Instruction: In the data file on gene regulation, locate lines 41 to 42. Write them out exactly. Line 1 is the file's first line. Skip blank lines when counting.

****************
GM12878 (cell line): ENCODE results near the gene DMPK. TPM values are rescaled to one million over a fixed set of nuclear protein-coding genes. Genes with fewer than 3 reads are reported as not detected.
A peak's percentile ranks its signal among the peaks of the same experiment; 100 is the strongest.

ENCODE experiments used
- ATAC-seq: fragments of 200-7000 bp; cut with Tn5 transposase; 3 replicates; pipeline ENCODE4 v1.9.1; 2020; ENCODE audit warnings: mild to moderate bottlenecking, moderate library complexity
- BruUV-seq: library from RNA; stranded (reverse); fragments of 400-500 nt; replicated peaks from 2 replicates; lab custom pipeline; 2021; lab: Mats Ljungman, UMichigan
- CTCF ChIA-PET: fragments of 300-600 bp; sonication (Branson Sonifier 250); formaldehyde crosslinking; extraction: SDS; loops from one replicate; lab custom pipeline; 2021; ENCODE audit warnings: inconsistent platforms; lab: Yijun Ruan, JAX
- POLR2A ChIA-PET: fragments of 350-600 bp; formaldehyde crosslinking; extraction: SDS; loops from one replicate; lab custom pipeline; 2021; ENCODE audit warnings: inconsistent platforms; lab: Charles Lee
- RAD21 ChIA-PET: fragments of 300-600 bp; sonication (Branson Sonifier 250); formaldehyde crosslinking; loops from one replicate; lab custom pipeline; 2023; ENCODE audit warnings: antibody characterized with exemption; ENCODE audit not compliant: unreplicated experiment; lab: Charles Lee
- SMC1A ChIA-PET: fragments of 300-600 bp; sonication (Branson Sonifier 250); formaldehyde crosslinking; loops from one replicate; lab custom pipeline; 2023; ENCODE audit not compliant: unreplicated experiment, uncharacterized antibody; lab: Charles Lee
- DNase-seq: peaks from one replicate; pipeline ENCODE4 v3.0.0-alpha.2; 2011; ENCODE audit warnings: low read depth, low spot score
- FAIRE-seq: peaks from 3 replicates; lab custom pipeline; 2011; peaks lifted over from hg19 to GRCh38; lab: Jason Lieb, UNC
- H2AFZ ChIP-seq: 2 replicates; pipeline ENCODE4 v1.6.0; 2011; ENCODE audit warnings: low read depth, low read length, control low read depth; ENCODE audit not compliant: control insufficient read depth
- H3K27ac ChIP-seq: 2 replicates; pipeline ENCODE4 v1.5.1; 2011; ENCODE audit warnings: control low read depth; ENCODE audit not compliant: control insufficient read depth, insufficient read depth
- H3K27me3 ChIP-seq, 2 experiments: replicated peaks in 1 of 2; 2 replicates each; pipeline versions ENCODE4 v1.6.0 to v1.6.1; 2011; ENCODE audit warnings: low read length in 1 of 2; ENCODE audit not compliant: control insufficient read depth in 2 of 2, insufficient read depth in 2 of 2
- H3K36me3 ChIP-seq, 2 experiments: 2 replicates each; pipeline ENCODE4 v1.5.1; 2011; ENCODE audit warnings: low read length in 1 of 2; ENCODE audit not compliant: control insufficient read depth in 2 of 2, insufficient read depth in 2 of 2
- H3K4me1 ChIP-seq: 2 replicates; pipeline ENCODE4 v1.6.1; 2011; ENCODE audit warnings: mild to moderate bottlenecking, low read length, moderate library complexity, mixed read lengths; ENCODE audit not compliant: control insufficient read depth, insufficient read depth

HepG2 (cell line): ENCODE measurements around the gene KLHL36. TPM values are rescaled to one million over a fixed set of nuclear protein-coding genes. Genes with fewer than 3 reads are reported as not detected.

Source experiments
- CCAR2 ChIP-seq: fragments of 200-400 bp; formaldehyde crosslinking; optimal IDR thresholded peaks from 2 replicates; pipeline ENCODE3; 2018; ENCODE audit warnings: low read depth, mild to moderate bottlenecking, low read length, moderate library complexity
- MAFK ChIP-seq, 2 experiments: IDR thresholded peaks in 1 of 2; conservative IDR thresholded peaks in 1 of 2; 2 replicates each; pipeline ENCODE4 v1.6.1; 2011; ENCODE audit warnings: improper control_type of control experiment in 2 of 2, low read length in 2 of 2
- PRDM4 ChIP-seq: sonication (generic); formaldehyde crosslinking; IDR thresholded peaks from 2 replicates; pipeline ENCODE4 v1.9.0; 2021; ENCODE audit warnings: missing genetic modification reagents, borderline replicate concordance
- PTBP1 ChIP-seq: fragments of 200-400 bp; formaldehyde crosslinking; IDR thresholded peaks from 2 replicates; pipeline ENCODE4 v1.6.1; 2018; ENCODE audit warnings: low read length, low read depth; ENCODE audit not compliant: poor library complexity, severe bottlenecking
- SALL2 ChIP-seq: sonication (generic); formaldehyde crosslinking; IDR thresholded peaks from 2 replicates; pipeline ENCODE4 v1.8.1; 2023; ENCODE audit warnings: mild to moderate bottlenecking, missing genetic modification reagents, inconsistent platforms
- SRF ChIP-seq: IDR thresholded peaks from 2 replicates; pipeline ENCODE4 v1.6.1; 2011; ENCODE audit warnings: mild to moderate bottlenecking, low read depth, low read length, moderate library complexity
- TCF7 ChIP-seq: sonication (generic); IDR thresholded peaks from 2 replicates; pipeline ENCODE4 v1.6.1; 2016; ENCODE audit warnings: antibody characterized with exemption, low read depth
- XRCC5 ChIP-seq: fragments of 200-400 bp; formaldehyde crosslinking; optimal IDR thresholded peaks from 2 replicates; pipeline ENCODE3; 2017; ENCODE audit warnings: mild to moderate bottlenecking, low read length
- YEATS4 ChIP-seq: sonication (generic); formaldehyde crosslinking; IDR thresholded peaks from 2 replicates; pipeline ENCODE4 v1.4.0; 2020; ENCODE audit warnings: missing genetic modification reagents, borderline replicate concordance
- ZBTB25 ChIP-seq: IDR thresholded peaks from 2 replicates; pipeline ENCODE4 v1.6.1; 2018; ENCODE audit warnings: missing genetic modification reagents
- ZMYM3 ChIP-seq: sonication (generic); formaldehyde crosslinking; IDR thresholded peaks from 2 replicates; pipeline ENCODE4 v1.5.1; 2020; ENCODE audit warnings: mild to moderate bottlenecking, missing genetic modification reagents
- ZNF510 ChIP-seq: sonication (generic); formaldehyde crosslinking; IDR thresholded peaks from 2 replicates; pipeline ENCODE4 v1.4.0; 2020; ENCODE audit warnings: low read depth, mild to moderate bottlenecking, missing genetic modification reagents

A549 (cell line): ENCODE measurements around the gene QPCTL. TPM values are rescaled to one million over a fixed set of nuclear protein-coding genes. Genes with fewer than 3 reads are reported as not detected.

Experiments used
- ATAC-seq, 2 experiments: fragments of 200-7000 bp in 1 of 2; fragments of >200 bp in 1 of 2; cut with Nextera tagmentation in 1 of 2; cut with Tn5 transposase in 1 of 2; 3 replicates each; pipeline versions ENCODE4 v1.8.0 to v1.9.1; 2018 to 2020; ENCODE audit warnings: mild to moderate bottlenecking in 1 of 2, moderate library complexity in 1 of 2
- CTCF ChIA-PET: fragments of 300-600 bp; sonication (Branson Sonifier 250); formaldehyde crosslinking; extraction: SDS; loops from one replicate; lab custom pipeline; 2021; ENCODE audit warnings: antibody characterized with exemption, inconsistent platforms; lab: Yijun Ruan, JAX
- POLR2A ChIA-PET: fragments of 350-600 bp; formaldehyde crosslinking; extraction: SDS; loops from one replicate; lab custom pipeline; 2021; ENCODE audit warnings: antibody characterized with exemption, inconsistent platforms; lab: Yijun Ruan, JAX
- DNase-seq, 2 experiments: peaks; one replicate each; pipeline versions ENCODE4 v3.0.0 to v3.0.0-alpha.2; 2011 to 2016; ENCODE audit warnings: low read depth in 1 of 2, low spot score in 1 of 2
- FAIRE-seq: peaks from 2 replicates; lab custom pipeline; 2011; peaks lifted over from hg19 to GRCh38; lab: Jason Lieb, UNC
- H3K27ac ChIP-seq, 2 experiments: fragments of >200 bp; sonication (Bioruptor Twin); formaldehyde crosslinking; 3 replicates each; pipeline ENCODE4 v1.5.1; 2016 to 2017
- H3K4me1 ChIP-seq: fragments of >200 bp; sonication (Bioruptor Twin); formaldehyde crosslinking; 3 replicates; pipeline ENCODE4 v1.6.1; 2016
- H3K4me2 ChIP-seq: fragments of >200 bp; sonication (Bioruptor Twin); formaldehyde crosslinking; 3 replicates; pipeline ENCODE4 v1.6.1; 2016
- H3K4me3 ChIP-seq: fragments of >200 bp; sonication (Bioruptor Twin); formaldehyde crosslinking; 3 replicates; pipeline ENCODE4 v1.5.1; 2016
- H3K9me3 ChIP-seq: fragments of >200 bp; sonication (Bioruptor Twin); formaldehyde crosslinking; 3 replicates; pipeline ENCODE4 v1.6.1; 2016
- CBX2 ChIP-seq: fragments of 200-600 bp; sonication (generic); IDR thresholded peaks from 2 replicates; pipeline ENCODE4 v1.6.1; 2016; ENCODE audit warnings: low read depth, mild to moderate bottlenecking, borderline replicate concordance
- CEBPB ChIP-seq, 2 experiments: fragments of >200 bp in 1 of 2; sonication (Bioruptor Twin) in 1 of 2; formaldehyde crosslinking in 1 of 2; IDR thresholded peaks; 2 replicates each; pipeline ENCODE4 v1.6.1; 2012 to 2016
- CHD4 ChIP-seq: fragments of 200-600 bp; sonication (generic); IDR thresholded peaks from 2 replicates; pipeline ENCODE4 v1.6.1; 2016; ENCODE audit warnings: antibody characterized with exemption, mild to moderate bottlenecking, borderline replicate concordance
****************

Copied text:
- H3K4me3 ChIP-seq: fragments of >200 bp; sonication (Bioruptor Twin); formaldehyde crosslinking; 3 replicates; pipeline ENCODE4 v1.5.1; 2016
- H3K9me3 ChIP-seq: fragments of >200 bp; sonication (Bioruptor Twin); formaldehyde crosslinking; 3 replicates; pipeline ENCODE4 v1.6.1; 2016